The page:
illustrates a reaction system 100 in accordance with one embodiment.
illustrates a PCR process 200 in accordance with one embodiment.
illustrates the use of a PCR system 300 in PCR in accordance with one embodiment.
initial reaction condition database
reaction results database
initial conditions and quantities
DNA to replicate
reverse transcription polymerase chain reaction, a variant of polymerase chain reaction (PCR), a technique commonly used to detect RNA expression.RT-PCR is not to be confused with real-time polymerase chain reaction (qPCR). RT-PCR is used to qualitatively detect gene expression through the creation of complementary DNA (cDNA) transcripts from RNA. A common application of PCR is the study of patterns of gene expression. Tissues (or even individual cells) can be analyzed at different stages to see which genes have become active, or which have been switched off. This application can also use quantitative PCR to quantitate the actual levels of expression. qPCR is used to quantitatively measure the amplification of DNA using fluorescent dyes. qPCR is also referred to as quantitative PCR, quantitative real-time PCR, and real-time quantitative PCR. Although RT-PCR and the traditional PCR both produce multiple copies of particular DNA isolates through amplification, the applications of the two techniques are fundamentally different. Traditional PCR is used to exponentially amplify target DNA sequences. RT-PCR is used to clone expressed genes by reverse transcribing the RNA of interest into its DNA complement (cDNA) through the use of reverse transcriptase. Subsequently, the newly synthesized cDNA is amplified using traditional PCR.
complementary DNA, DNA synthesized from a single stranded RNA (e.g., messenger RNA (mRNA) or microRNA) template in a reaction catalyzed by the enzyme reverse transcriptase.
multiplex polymerase chain reaction, the use of polymerase chain reaction to amplify several different DNA sequences simultaneously (as if performing many separate PCR reactions all together in one reaction). This process amplifies DNA in samples using multiple primers and a temperature-mediated DNA polymerase in a thermal cycler. The primer design for all primers pairs has to be optimized so that all primer pairs can work at the same annealing temperature during PCR. Multiplex-PCR consists of multiple primer sets within a single PCR mixture to produce amplicons of varying sizes that are specific to different DNA sequences. By targeting multiple sequences at once, additional information may be gained from a single test run that otherwise would require several times the reagents and more time to perform. Annealing temperatures for each of the primer sets must be optimized to work correctly within a single reaction, and amplicon sizes, i.e., their base pair length, should be different enough to form distinct bands when visualized by gel electrophoresis. Alternatively, if amplicon sizes overlap, the different amplicons may be differentiated and visualised using primers that have been dyed with different colour fluorescent dyes.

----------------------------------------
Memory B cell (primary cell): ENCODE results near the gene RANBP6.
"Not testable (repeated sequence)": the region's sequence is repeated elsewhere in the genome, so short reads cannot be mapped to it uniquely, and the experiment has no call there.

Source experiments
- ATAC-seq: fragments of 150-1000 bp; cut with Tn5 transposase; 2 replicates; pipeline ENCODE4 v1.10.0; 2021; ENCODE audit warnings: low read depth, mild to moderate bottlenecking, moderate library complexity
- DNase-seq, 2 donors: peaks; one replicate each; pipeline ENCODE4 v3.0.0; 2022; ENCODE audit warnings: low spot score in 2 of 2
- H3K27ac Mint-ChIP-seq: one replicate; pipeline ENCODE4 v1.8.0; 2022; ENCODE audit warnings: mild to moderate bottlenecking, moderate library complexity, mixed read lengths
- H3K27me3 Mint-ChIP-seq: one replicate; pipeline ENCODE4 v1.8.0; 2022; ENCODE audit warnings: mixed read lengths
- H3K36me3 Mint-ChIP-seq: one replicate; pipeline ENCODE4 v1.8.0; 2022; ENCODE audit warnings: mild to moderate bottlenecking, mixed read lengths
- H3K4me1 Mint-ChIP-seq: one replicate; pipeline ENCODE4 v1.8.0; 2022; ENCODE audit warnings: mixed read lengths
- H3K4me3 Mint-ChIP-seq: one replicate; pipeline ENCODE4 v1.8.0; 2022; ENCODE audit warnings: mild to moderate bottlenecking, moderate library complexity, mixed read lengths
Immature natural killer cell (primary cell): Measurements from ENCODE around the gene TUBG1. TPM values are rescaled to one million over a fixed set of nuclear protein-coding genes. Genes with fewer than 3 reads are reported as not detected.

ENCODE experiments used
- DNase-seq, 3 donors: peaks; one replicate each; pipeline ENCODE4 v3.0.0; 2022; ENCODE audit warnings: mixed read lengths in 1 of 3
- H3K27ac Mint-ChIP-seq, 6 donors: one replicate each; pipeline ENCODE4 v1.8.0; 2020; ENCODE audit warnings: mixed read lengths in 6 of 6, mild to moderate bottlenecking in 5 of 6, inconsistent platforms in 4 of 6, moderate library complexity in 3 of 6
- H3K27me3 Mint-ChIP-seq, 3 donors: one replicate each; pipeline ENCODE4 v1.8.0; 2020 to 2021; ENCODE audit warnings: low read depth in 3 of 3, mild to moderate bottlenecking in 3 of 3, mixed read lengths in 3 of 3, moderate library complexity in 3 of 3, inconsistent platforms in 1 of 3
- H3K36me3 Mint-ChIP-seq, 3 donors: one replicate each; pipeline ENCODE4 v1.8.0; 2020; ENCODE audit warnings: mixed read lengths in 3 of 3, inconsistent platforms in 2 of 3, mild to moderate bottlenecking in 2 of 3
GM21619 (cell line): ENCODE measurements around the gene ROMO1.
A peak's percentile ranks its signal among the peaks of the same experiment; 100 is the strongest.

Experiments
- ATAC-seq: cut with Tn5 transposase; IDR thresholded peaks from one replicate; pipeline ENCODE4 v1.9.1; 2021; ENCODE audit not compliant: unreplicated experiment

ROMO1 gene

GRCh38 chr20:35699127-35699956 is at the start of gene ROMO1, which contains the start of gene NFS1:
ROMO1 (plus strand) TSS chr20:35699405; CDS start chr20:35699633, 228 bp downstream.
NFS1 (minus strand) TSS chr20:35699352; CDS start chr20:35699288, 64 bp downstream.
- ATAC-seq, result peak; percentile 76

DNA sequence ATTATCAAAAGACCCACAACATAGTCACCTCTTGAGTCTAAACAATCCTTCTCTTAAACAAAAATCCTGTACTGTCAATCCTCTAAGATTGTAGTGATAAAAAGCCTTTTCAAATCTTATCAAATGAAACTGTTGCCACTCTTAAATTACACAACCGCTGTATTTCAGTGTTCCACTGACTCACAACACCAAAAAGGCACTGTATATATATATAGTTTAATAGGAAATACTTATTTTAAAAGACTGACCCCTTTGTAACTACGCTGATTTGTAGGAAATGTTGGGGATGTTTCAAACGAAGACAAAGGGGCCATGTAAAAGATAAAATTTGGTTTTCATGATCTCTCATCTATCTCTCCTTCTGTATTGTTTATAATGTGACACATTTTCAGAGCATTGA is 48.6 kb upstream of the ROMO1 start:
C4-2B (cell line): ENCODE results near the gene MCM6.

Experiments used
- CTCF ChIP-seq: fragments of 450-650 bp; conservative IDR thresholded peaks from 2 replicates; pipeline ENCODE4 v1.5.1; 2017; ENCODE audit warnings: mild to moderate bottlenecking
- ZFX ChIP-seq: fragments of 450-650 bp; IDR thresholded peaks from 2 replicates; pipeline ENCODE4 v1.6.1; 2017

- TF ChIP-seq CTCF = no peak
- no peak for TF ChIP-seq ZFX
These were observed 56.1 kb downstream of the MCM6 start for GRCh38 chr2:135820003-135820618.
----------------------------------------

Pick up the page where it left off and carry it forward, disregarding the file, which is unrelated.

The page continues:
the “five prime end”, the end of the DNA or RNA strand that has the fifth carbon in the sugar-ring of the deoxyribose or ribose at its terminus. A phosphate group attached to the 5′-end permits ligation of two nucleotides, i.e., the covalent binding of a 5′-phosphate to the 3′-hydroxyl group of another nucleotide, to form a phosphodiester bond. Removal of the 5′-phosphate prevents ligation.
an analytic procedure in molecular biology for qualitatively assessing or quantitatively measuring the presence, amount, or functional activity of a target entity (the analyte).
“three prime end” of a DNA or RNA strand, terminating at the hydroxyl group of the third carbon in the sugar-ring, and is known as the tail end. The 3′-hydroxyl is necessary in the synthesis of new nucleic acid molecules as it is ligated (joined) to the 5′-phosphate of a separate nucleotide, allowing the formation of strands of linked nucleotides.
nucleic acid directionality
the end-to-end chemical orientation of a single strand of nucleic acid. In a single strand of DNA or RNA, the chemical convention of naming carbon atoms in the nucleotide sugar-ring means that there will be a 5′-end, which frequently contains a phosphate group attached to the 5′ carbon of the ribose ring, and a 3′-end (usually pronounced “five prime end” and “three prime end”), which typically is unmodified from the ribose -OH substituent. In a DNA double helix, the strands run in opposite directions to permit base pairing between them, which is essential for replication or transcription of the encoded information. The relative positions of structures along a strand of nucleic acid, including genes and various protein binding sites, are usually noted as being either upstream (towards the 5′-end) or downstream (towards the 3′-end). (See also upstream and downstream.)
reverse transcriptase (RT) is an enzyme used to generate complementary DNA (cDNA) from an RNA template, a process termed reverse transcription.
determining differences in the genetic make-up (genotype) of an individual by examining the individual’s DNA sequence using biological assays and comparing it to another individual’s sequence or a reference sequence. It reveals the alleles an individual has inherited from their parents.